fortuges, 570 ; created a bishop, 571; from the biography of Henry More, ib.
et seq.; from the memoir of Bishop Wil-
kins, 85,6; froni Q sermon of Dr.

et seq.

seg.

et seq.

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on

writer, 524 ; suppression of this work
at Paris, 525; the three possible
modes of government under a legiti-
mate king, ib.; the charter the only
possible mode in France, 526; the mi-
nisters alone responsible for the acts of
government, ib.; Stuart principles re-
viving in England, 527; political
opinions of the Rev. T. Scott, (note)
527; extract from Christianity,
consistent with a love of freedom,"
by the Rev. Robert Hall, ib. M. C.
on the royal prerogative, 530;
the chamber of peers, 531; M. Gré-'
goire on an hereditary peerage ib.;
M. C.'s remarks on the chamber of
deputies, 532; the freedom of the
press, ib. et seq.; the police system, 534 ;
the three cabinets, 535, 6; on the ig-
norance of the ministry in regard
to public feeling, 537, the chamber of
deputies represented the majority of the
nation, 538; the anti-royalists a fac-
tion conspiring against legitimate mo-
narchy, 539; extracts, ib. real and
false royalists, 539, et seq.; true na-
ture of M. C.'s charge of foreign in-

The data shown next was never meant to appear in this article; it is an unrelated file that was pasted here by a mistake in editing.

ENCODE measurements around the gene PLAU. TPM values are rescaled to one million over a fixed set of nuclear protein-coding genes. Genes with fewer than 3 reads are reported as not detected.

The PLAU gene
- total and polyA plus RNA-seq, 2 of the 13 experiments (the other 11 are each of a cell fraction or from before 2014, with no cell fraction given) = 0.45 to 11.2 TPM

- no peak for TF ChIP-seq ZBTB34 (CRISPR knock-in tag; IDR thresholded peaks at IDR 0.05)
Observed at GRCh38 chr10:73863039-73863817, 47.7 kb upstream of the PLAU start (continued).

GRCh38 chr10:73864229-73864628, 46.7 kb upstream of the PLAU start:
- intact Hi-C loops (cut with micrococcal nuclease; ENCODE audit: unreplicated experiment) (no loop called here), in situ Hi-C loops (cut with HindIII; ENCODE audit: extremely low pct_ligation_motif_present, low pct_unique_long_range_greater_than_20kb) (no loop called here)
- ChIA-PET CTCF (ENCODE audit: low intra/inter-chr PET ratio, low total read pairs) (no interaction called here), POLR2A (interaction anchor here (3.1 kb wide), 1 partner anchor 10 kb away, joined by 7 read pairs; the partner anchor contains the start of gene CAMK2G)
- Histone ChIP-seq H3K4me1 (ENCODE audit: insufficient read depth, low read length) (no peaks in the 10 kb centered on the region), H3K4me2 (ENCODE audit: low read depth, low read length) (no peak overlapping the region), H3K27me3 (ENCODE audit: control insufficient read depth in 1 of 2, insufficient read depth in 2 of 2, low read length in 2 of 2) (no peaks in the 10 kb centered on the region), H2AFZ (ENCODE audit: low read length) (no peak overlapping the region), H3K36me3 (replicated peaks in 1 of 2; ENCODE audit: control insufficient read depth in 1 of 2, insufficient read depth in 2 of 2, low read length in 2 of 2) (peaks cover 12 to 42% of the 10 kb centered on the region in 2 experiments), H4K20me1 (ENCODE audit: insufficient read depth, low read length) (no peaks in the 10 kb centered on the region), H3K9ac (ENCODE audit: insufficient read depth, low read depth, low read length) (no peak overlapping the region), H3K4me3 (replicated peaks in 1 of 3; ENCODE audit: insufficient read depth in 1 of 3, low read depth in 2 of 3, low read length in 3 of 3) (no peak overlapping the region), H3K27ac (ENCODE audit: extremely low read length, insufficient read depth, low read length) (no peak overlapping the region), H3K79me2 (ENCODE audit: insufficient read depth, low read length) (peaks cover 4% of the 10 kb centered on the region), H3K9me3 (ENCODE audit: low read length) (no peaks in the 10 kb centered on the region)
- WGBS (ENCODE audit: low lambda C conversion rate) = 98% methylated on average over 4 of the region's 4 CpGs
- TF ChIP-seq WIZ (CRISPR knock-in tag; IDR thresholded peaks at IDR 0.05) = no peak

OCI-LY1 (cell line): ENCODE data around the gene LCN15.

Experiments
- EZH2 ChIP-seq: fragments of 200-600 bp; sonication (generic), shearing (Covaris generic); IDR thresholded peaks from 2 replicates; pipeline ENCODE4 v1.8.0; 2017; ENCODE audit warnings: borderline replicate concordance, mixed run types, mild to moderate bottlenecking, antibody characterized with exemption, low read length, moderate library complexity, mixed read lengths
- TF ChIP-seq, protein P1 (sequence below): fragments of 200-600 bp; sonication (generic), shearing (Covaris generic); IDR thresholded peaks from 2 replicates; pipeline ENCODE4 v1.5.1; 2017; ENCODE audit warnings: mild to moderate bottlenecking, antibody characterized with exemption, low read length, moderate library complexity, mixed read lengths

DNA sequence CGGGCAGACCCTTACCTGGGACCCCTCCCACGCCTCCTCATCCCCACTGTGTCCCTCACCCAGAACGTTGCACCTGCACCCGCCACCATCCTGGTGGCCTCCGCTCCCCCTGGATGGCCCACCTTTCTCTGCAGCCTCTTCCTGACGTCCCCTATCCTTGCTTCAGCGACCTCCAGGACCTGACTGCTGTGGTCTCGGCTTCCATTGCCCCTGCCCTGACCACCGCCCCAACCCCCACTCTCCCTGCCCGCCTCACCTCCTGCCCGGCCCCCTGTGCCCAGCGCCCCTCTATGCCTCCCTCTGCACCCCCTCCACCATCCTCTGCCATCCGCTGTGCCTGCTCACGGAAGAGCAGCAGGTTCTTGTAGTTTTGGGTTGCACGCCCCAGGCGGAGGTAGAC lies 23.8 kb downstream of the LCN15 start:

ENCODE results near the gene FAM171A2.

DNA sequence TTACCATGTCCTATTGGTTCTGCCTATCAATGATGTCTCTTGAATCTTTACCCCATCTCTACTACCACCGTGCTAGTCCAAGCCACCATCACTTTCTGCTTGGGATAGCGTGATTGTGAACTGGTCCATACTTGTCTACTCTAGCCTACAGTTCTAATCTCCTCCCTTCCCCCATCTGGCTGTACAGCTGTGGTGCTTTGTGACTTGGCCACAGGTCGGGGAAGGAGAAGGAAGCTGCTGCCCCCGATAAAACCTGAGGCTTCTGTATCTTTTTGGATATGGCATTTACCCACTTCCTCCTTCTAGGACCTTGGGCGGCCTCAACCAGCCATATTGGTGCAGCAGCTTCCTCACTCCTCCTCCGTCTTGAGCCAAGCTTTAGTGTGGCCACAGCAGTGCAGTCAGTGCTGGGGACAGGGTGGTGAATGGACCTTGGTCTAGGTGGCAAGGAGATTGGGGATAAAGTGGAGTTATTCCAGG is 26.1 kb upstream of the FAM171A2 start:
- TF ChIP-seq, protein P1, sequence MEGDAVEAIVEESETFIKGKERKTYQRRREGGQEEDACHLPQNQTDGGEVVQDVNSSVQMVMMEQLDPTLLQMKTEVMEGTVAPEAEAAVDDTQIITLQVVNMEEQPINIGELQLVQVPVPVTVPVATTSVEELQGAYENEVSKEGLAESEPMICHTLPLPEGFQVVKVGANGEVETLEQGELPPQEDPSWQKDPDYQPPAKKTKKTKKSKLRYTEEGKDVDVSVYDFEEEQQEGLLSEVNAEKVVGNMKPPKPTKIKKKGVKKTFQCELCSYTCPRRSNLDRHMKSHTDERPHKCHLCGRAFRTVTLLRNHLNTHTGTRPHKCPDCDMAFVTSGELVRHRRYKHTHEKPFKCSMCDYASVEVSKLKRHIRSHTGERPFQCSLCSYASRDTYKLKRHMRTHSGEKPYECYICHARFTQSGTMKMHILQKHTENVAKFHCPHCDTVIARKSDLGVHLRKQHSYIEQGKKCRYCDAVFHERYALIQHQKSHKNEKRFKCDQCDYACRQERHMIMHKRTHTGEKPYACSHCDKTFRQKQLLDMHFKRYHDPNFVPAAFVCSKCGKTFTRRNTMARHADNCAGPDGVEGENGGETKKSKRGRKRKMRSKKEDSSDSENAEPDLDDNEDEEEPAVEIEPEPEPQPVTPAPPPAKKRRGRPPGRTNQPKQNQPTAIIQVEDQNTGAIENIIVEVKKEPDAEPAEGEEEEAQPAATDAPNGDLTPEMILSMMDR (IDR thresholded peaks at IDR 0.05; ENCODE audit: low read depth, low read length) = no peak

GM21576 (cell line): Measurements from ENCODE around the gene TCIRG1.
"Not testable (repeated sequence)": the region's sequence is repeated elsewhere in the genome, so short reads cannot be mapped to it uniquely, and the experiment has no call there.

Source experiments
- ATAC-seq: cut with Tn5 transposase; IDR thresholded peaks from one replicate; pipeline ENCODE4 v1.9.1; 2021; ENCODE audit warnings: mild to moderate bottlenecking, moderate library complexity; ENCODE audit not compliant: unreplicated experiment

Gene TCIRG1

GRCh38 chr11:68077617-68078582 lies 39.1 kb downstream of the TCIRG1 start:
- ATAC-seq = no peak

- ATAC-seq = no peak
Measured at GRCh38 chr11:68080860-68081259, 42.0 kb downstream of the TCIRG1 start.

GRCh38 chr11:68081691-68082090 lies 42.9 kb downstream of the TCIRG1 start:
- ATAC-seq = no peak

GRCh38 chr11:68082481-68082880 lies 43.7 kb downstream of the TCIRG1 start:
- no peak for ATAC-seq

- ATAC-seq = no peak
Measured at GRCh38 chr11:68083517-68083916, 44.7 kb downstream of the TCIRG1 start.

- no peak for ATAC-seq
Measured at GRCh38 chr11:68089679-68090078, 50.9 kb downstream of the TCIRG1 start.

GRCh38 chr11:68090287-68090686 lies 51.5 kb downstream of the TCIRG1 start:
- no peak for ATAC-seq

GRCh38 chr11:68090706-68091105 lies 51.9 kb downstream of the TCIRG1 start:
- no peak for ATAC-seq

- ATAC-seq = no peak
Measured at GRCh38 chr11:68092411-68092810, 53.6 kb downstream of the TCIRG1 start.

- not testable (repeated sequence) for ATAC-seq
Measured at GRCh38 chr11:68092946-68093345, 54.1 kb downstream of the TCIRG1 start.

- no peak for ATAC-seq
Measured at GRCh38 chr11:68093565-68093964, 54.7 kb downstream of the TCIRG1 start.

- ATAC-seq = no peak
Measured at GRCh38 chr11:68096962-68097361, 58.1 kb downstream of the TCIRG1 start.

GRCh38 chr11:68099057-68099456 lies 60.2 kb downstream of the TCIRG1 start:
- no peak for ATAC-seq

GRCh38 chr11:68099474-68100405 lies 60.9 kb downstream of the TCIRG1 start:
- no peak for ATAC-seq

fluence on French councils, 540;
the complete restoration of the
church, the real object of M. C.'s
anxieties, 541, et seq; extract, ib.
Cheminais, extract from his sermon on the
on its alleged debt of gratitude,
221; causes of the withdrawment
of clerical aid from the Eclectic
Review, ib.; avowed hostility of the
Christian Observer, 222; remarks on
the Christian Observer's charge in
regard to the time of our alleged un-
provoked attack, ib. et seq.; reasons
for objecting to the original basis of
the Eclectic Review, 224,5; remarks

Whichcot, 87
British tumuli and interments, see

Hoare's Wiltshire.
Browne, Simon, his remarkable case of

morbid mental affection, 334
Bruce's general veracity strongly attested

by a native Abyssinian ecclesiastic,
24

Caïro, 'the dirtiest metropolis in the

world,' 23; prevalence of diseases
and various plagues therein, ib.
Calamities of life, the Christian's view of,

615
Calvin, objectionable peculiarities of his

system not held by modern Calvinists,

173
Calvin, the Paul of the reformation, 550
Canada, a year in, a poem, 404
Carmen Nuptiale, 196, et seq.; extracts,

ib.
Catacombs, or the Necropolis of the

ancient city of Racotis, near Alex-

andria, 35
Catechism for children, 488